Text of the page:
Carve out time for yourself to deal with the big, stressful issues.
On the home front, my wife and I spend a few hours on Saturday mornings to discuss the big family issues. Of course, other issues arise through the week, but this gives us an opportunity to address the bigger things regularly.
7. Let the important things bubble up to the top
I’m a firm believer that “inbox zero” is for those that don’t have enough to do. Smug, I know. Here’s the issue: because someone else thinks it is a priority doesn’t make it one of my priorities. If, in fact, it should be my priority, then I will know it. It will bubble to the top.
Now, I’m not suggesting you blow everyone off (this rule may not apply to your boss or your banker), but you don’t have to be on-demand with everyone. Pick once a day or once a week when you respond to the lower tier items.
An email should not take the place of a more proper form of communication.
- An email should not be a dissertation, that’s the job of a memo.
- An email should not “pass the buck.” While someone attempts to complete their task list, they bundle multiple issues into a single email and pass the buck to you.
- An email should not cover more than one update or ask more than one question.
- An email cannot take the place of a phone call when a topic needs some conversation.
In the famous words of Elsa, “Let it go.” My inbox bubbleth over, and I am okay with it. Occasionally, I miss something important, but when that happens, I usually get a passive-aggressive, follow-up email asking me “did you receive my email on Monday?” Usually the referenced email would have fit another medium better, but then I respond with some comment about how it was in my spam–because technically it probably was. Then I respond to them. 🙂
8. Learn to say no
Perhaps one of the most difficult tasks is to say “no”–whether to others or yourself. It is honorable to volunteer and it is burdensome to tell those that you admire and respect “no,” but it is impossible to say yes to everything. Being mindful of your priorities, what fits with your big priorities?
While it’s not readily apparent, you are the first person have to tell no. Do any of these fit:
- I need to do this for my career.
- If I take on this role, the community will recognize my accomplishment.
- It’s not really my responsibility, but I will “own it.”
- Sure, it’s only a few hours a month.
I am the king of overcommitment. Years of counseling may reveal why. Who knows?
When possible, I like to introduce another solution, “While I cannot join this cause right now, I have a few friends that would be great candidates.” Otherwise, I’ve just learned to decline and apologize. Delaying a response or making an excuse creates even more stress than just committing.
My biggest challenge is taking on the right amount of responsibility. With clients, I always consulted as though I owned the business. In jobs, I’ve always approached my responsbility as though I’m the CEO. Sometimes, I have to tell myself no and accept the proper amount of responsibility–commiserate with my authority.
9. Start small
Rome wasn’t built in a day. You don’t have to do everything at once. No matter how wide of birth you believe your ship of habits needs, you can make minor steps today. If you need to introduce wellness, start by taking a 5 minute walk around the block. It is a great idea, for example, to take a short walk before you actually walk into your home after a long day.
Start tomorrow. Plan to take a five minute walk. Increase it to 10 minutes a month later, and let a few emails ago.
A journey of a thousand miles begins with a single step. – Lao-tzu
I don’t make new year’s resolutions, and I’m fairly non-committal to major, life changes–they’ve tended to be unsuccessful in my life. Instead habit changes, like snowballs being pushed down a hill, pick up momentum and grow. My fitness program was a snowball. I committed 25 minutes a day for a week, then two weeks, and finally after 8 weeks, my body began to change and my diet followed.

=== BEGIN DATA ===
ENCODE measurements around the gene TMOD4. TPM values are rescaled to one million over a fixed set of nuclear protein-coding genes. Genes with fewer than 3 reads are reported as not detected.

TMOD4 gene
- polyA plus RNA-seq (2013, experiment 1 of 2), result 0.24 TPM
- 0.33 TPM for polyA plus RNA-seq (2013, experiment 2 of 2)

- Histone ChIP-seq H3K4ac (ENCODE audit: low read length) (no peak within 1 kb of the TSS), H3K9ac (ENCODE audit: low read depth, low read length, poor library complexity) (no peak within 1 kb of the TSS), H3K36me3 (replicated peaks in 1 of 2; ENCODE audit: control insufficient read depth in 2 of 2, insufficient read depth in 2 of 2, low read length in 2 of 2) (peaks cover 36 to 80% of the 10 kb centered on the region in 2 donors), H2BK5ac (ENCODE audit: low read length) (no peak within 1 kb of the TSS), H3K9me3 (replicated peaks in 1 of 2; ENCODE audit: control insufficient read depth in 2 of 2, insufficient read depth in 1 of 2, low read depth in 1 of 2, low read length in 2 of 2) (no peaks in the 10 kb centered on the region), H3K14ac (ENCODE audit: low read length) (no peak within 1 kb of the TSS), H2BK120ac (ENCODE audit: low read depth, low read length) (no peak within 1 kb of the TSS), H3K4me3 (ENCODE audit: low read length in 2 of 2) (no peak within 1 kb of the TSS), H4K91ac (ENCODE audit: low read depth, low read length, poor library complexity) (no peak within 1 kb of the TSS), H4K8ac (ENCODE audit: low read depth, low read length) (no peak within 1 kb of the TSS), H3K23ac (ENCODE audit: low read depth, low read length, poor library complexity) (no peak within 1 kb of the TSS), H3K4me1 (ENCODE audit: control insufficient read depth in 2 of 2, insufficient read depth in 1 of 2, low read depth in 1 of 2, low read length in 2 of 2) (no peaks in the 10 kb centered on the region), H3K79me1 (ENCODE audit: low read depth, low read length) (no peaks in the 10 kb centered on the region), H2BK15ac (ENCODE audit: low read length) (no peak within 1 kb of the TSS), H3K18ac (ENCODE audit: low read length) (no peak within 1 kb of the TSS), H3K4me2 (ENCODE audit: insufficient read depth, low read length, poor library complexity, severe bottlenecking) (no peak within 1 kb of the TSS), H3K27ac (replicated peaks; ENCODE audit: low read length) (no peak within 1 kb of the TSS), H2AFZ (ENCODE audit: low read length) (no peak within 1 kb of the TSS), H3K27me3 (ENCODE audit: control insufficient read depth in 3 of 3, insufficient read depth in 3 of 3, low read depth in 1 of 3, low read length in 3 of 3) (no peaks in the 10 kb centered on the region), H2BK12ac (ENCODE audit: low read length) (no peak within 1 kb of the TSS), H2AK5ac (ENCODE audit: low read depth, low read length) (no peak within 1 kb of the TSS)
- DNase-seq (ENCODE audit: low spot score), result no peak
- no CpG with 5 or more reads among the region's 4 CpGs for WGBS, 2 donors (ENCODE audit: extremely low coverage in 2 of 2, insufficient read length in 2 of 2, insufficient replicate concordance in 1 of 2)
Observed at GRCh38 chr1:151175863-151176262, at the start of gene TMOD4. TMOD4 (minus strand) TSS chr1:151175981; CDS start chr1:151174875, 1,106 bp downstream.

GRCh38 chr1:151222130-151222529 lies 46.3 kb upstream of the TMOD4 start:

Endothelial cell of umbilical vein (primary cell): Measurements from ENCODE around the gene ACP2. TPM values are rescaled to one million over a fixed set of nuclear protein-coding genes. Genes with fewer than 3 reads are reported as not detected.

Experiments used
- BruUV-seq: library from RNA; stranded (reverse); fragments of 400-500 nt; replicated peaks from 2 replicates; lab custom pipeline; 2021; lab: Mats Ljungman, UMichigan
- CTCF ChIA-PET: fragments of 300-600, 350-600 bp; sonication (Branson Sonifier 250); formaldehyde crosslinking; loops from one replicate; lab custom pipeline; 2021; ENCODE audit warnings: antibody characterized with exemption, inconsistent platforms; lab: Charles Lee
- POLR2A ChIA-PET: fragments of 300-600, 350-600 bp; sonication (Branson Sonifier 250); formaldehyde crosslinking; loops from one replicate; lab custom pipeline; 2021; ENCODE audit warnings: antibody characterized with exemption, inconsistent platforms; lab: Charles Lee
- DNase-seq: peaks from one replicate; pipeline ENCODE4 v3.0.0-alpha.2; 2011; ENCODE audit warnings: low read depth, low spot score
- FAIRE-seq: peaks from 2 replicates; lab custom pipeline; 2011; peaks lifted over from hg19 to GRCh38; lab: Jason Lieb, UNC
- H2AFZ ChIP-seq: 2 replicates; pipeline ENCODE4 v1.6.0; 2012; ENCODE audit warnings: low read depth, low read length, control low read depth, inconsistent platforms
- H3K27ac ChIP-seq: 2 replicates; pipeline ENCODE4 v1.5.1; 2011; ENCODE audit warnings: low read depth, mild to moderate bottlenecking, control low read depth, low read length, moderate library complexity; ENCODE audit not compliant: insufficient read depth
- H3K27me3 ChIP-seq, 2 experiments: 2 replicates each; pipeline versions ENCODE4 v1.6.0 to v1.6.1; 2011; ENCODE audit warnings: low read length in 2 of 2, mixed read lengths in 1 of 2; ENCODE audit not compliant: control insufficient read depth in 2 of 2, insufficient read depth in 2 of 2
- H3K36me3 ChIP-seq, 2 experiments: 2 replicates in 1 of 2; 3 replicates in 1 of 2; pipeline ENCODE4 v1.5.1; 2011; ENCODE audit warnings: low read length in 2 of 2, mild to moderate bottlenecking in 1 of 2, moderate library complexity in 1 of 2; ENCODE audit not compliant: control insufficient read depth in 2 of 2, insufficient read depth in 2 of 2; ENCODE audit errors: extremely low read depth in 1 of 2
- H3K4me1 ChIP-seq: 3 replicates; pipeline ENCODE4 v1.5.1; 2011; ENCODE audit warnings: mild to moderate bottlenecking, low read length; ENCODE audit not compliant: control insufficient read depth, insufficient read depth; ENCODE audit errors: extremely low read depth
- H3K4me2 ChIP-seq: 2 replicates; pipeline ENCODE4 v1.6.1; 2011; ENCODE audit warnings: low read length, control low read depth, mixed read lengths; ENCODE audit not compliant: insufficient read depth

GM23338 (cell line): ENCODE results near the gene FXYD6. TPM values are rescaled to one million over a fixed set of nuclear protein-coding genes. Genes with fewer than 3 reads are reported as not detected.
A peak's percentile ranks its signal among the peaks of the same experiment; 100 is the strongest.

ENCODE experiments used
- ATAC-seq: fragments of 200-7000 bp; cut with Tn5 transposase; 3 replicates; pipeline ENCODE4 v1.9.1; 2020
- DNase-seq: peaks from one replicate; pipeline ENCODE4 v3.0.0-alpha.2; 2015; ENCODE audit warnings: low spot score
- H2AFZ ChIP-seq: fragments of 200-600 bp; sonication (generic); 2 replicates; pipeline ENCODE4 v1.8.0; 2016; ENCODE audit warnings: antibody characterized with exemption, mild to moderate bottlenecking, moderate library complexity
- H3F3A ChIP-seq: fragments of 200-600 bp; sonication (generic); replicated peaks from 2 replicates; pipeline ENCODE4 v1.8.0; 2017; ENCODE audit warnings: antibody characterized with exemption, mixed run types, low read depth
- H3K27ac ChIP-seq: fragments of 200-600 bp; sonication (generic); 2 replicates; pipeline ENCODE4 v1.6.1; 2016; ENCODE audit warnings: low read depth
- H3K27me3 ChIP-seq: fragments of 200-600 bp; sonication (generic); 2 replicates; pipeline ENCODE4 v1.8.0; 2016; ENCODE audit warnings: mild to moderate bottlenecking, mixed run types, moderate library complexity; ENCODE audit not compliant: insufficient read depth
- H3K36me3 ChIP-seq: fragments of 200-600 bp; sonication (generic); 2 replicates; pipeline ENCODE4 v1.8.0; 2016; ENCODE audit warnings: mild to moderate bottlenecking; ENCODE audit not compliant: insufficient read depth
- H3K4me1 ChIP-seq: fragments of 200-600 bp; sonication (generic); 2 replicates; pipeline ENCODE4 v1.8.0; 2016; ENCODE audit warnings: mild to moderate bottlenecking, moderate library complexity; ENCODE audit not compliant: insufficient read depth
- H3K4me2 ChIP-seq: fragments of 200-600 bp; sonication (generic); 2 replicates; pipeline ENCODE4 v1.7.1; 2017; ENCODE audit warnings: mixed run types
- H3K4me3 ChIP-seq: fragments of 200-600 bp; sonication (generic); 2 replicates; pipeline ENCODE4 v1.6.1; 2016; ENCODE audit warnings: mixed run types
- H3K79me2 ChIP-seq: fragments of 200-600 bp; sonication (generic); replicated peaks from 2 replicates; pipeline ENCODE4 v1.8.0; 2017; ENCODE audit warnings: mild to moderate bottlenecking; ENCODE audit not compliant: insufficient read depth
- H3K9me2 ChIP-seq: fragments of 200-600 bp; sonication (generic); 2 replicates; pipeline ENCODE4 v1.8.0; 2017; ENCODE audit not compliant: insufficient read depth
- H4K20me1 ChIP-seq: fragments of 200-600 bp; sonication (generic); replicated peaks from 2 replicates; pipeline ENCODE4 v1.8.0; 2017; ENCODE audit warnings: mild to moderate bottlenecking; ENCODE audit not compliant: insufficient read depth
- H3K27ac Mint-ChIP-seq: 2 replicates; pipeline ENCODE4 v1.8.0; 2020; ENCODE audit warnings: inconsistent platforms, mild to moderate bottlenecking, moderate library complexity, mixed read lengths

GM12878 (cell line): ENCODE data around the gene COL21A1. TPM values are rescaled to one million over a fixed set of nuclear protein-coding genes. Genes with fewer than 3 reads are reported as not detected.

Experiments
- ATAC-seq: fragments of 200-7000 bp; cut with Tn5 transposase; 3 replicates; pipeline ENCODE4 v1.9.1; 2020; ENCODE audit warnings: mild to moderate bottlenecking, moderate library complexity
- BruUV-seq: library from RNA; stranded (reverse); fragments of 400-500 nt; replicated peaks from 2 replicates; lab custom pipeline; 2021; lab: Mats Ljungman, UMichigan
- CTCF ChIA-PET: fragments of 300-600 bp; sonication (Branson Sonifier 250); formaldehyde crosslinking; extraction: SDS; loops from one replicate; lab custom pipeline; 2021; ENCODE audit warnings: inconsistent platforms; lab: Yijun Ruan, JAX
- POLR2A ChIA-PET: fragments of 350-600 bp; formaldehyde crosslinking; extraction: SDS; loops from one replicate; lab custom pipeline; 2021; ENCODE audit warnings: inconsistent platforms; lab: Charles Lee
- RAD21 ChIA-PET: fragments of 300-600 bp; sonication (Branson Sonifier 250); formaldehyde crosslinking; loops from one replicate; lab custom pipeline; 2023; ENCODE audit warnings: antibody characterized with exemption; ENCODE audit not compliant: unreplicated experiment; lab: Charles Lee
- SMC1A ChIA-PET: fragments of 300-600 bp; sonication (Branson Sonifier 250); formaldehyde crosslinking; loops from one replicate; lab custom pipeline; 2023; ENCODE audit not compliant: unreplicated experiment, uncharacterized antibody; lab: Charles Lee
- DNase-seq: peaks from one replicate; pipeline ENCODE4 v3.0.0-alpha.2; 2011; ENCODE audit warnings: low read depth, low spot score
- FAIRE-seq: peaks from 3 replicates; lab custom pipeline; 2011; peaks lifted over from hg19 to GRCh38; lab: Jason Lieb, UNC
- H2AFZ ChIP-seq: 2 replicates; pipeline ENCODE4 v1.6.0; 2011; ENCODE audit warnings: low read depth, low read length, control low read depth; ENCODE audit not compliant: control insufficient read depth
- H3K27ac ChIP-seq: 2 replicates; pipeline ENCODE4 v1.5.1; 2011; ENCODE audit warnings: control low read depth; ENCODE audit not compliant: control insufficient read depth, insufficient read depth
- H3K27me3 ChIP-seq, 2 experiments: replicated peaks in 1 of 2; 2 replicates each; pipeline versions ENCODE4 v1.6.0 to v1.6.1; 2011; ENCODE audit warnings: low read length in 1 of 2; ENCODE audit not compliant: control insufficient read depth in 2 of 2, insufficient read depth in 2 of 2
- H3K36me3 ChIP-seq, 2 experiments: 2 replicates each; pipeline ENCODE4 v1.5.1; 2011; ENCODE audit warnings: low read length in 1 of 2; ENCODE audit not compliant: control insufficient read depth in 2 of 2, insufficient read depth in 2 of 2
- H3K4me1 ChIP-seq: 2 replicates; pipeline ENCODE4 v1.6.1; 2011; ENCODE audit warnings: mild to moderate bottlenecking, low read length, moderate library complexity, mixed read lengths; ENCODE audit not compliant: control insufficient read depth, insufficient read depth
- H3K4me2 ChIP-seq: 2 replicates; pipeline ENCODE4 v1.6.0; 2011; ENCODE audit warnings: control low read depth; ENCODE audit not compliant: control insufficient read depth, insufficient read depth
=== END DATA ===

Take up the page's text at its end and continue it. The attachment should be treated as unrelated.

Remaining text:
10. Assess Yourself, Before You Stress Yourself
More than likely, you review project plans, progress reports, and task lists on a weekly basis, but how often are you reviewing your major priorities? At least quarterly review your priorities list and grade yourself by the stress-less system you’ve adopted.
Most importantly, allow yourself time to reflect on your life. If there are key stressors, why? What’s causing that one client situation or project to weigh so heavily on you. I didn’t have the tools or need to reflect on things like this before. Now, it is one of the most important aspects of stress management.
I had a client that would call at 9:00 in the evening and on weekends, and it stressed me out to no end. Now, I had other clients that would call or text in off-hours, but for some reason they did not bother me. Finally, I realized the difference. These calls were out of desparation and inviting me to share in desparation and panic. When I really evaluated why it stressed me, I realized I have plenty of my own stress without this add-on. Now, when I feel a client, boss, or even friend taking more withdraws than they are depositing, I discuss it with them.
All of these items just add another thing to do on your to do list, and you’ve just wasted 5 minutes reading this stupid post. Before you hit the panic button and kick the dog, take a deep breath. If anything covered here resonates, then invest time and try a few new techniques. Like maintenance of an airplane saves time and money in the long run, maintenance on your system may save you time and ultimately years in your life. My approach may not work for you, but something will.
There are ample self-help articles on stressing less written by well-known psychologists. The neurological and physiological impacts of stress are well-documented. I wrote this article because I sometimes feel limitless pressure of being a male in my 30s with a family to support and all the stress that goes along with it.
My dad was a John Wayne kind of guy, and he sometimes acted like succombing to stress was weak. Well, it’s not weak. Stress, is a formidable foe, and it will fold you at your knees. My body has sent me strong signals, and I’ve watched stress do the same to close friends. Don’t approach stress like managing it would be a nice pass time. Don’t tempt the gods by saying you are “tougher” than stress.
So… I bet you’ve found at least a few these to be ridiculous. Hopefully, you found a few to be helpful. Please leave me a comment and let me know what techniques or maxims you use.